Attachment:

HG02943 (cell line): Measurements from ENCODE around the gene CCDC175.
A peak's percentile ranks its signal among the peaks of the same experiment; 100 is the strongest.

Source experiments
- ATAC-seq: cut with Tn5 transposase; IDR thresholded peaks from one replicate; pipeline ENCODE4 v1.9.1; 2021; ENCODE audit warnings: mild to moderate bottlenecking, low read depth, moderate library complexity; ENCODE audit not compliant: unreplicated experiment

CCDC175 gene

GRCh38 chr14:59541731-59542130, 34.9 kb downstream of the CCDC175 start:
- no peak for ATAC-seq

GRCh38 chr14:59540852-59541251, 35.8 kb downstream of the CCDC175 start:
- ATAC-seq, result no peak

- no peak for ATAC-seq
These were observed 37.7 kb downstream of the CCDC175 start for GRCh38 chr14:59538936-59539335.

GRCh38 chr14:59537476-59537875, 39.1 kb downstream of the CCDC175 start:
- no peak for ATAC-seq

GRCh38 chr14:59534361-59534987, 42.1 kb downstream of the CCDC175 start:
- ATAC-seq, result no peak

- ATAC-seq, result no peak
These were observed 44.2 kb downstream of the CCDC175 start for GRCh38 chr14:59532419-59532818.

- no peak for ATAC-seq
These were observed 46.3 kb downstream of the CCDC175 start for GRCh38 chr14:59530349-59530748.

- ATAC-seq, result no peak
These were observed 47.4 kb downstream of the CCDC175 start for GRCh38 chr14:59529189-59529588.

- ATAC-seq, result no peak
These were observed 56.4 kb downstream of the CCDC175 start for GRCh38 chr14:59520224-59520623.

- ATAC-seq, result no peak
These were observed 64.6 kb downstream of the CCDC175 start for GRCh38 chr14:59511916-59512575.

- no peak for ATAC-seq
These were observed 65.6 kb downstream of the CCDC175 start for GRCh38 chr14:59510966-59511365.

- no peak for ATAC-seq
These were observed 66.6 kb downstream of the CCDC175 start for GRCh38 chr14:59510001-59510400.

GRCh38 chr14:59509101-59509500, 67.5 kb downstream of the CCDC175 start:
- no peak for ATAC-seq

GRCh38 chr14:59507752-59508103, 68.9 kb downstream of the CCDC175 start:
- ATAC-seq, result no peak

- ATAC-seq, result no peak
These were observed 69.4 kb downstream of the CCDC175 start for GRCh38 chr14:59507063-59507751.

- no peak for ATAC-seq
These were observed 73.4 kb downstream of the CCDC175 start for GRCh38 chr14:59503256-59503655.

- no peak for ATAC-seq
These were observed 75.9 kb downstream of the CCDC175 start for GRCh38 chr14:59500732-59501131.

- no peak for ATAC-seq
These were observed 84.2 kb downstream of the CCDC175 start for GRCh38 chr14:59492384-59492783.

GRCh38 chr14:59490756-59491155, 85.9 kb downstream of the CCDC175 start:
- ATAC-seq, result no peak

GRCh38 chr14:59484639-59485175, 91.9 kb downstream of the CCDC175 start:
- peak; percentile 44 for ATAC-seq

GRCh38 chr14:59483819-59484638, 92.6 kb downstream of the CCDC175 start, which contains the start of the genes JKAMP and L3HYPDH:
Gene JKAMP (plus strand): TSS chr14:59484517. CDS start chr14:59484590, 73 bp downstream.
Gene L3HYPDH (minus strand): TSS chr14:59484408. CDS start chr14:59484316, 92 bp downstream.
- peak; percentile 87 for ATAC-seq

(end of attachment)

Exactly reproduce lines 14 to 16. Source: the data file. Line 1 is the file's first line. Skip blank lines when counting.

GRCh38 chr14:59534361-59534987, 42.1 kb downstream of the CCDC175 start:
- ATAC-seq, result no peak

- ATAC-seq, result no peak